Technology prices have come down enough that our clients of all sizes can add on systems to make great strides in automating accounts payable. Technologies like bill.com and Expensify automate the accounts payable process, eliminate paper, and strengthen controls.
While these systems stop the boondoggle for your finance team (and your auditors will love it), many clients tell us that employees outside the department are the biggest fans because it saves them time. Cross-functional handoffs are smoother because people can review, code, and approve expenses from anywhere.
4. Get out of manual reporting
The number of companies that conduct reporting by dumping a trial balance into Excel and massaging the data still astounds me. While many have made the process more efficient over time by using formulas and macros, a manual process is never as fast as we think it will be, and leaves so much room for human error.
One recent client thought its reporting process was fine, but, in digging further, we found that one of its strongest team members was spending 25 percent of her time building financial reports for various audiences. How much more value could she add to the organization if she had 20 percent of her time back? Building out reporting in general ledger systems can be cumbersome at the outset, but, with a good system, good data structure (see #2), and a little elbow grease up front, the rewards can be significant.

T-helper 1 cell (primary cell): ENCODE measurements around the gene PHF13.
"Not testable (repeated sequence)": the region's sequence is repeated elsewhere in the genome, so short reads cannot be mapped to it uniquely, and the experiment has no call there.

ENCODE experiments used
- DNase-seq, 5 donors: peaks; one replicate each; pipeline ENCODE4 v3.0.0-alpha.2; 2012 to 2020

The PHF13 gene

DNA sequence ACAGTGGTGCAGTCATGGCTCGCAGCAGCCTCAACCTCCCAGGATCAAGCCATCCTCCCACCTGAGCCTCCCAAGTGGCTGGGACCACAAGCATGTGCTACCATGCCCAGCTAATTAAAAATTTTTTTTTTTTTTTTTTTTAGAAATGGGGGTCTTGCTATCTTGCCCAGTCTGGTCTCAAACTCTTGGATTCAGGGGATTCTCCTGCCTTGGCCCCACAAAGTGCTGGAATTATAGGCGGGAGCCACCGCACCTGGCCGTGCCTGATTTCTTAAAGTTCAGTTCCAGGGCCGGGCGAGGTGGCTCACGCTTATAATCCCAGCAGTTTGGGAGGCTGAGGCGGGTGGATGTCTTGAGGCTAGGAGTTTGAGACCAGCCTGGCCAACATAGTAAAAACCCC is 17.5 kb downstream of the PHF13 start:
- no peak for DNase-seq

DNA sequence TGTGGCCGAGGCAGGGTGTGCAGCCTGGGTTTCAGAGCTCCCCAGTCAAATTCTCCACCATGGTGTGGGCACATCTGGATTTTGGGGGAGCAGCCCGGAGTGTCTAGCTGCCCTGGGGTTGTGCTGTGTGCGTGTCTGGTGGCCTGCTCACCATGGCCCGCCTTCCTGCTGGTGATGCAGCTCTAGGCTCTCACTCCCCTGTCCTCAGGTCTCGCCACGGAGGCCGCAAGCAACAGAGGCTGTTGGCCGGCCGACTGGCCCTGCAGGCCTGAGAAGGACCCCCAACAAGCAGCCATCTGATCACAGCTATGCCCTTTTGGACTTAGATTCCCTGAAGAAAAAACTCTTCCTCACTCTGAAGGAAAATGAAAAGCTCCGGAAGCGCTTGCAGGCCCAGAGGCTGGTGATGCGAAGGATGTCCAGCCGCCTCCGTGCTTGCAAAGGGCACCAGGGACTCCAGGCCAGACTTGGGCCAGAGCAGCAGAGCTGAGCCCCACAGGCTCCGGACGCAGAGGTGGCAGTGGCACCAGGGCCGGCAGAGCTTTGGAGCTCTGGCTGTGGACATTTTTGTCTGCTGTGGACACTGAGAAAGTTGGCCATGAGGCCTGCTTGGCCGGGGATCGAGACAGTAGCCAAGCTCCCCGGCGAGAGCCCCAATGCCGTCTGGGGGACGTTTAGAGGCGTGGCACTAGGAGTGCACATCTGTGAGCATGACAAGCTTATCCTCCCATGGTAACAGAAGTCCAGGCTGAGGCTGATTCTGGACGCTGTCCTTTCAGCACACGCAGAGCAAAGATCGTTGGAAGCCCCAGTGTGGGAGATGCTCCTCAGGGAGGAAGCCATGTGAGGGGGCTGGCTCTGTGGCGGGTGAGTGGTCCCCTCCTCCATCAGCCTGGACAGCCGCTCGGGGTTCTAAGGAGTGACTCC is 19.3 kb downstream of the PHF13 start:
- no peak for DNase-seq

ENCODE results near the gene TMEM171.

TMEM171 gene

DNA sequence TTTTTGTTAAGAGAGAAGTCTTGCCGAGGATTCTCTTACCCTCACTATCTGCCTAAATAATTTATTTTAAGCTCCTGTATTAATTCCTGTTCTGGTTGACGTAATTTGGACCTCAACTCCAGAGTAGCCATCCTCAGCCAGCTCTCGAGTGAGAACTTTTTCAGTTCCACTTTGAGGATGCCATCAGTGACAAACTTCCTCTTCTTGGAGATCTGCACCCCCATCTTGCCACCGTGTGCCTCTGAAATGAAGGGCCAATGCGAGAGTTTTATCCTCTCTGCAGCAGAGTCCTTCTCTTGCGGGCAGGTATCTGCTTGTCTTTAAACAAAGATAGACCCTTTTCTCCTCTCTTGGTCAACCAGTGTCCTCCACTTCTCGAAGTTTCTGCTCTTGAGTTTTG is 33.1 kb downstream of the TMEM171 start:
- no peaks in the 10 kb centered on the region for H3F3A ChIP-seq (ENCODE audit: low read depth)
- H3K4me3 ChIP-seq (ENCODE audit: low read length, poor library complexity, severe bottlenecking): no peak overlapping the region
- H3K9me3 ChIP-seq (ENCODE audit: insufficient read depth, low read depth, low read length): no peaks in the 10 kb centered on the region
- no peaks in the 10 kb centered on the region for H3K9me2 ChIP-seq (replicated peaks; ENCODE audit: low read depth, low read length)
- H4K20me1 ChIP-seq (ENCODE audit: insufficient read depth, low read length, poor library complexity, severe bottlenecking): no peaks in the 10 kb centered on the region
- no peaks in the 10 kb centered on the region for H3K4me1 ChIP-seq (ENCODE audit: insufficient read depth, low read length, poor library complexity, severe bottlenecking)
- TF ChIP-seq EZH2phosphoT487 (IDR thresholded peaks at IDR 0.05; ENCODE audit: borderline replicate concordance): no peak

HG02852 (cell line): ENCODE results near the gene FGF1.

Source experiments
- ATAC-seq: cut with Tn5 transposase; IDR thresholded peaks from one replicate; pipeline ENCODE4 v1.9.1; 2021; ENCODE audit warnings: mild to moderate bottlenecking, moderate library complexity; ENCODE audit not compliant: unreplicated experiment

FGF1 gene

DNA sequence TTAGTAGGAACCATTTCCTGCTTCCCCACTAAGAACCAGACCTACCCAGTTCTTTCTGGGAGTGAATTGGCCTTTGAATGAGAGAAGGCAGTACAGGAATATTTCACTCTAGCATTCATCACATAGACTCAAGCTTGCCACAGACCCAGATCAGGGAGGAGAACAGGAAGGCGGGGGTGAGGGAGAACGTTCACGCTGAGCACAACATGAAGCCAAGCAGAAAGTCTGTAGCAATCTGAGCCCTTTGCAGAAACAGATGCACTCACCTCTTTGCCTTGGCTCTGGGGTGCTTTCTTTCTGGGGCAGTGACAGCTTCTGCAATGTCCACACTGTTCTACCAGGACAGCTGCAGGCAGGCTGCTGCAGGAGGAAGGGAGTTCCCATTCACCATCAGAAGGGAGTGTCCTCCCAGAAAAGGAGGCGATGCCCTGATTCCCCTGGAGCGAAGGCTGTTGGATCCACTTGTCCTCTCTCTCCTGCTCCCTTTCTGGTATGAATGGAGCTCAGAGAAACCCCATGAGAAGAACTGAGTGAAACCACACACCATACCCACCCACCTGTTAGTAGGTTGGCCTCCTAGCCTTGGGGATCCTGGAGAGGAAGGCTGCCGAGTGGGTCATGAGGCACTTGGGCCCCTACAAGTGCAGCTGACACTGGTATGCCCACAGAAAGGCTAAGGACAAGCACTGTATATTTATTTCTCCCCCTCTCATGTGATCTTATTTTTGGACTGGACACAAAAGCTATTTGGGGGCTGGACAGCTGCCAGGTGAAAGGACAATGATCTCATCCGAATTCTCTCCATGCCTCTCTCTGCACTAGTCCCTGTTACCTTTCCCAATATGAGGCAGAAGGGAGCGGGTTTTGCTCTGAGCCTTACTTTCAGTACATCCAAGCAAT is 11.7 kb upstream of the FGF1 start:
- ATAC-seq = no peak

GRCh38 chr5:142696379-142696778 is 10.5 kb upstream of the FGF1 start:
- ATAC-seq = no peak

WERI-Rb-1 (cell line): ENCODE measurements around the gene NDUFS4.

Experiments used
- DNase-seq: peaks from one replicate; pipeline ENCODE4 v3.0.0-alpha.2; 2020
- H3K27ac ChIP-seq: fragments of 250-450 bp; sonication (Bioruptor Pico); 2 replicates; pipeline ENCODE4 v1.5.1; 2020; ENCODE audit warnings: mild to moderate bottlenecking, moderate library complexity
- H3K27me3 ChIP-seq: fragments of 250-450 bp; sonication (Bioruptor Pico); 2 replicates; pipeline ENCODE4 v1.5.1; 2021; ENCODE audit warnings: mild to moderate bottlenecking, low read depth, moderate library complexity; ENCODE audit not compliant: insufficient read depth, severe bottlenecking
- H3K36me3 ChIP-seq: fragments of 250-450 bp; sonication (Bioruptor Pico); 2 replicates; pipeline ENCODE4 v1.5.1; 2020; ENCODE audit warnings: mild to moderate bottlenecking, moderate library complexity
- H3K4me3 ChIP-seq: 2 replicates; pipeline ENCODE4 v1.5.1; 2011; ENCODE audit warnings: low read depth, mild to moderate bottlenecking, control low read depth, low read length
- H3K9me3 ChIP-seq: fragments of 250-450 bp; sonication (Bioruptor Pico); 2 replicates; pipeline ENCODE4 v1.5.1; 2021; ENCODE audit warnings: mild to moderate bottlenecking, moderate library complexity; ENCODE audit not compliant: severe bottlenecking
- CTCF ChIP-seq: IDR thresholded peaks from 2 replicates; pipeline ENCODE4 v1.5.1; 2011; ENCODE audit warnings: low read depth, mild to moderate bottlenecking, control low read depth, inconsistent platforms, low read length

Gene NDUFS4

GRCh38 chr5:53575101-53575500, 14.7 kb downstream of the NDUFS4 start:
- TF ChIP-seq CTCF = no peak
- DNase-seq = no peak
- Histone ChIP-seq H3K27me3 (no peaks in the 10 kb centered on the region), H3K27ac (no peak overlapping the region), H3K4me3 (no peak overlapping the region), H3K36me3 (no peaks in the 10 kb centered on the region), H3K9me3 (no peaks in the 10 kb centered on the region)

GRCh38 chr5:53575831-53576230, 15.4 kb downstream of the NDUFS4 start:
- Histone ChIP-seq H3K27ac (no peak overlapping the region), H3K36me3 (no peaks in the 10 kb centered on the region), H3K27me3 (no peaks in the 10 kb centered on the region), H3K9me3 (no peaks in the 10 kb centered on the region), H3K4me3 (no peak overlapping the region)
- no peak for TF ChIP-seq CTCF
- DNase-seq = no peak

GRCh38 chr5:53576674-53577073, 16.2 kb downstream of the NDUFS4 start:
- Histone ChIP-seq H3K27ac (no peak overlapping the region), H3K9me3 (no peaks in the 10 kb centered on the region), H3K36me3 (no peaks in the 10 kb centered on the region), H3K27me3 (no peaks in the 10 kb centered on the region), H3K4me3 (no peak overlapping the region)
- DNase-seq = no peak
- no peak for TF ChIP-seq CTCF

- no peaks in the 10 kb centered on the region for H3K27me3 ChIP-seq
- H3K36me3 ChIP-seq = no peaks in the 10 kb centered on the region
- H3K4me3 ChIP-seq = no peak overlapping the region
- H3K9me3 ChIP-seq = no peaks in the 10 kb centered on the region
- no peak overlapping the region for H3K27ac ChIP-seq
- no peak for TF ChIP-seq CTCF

5. Align your priorities
What are the primary goals of your finance function? Who are your most important “customers?” If your number one goal is to get a clean audit (and we at CLA love a clean audit), but your management team never sees financials and has to fly blind to make decisions, the priorities of the team may not be fully aligned with organizational goals.
Define your goals and objectives as a full finance and accounting team, and share those with your colleagues. Get their insight into how your team can best partner with them to help them do their jobs better. Don’t forget compliance, but don’t be so focused on it that you lose sight of the real reason an organization has a finance department: to enable the company or nonprofit to fulfill its purpose.
How we can help
I’m so passionate about helping clients realize the full strategic potential of the department that I’ve refocused my career on developing and scaling a new service: finance department assessments (FDA).
Our national assessment team can help you uncover your sticking points, prioritize improvements, and tap into the talents of your employees. The finance and accounting team plays such a vital role in the overall health of a business and we help hundreds of clients a year assess and transform their finance and accounting functions. Contact us today for an FDA.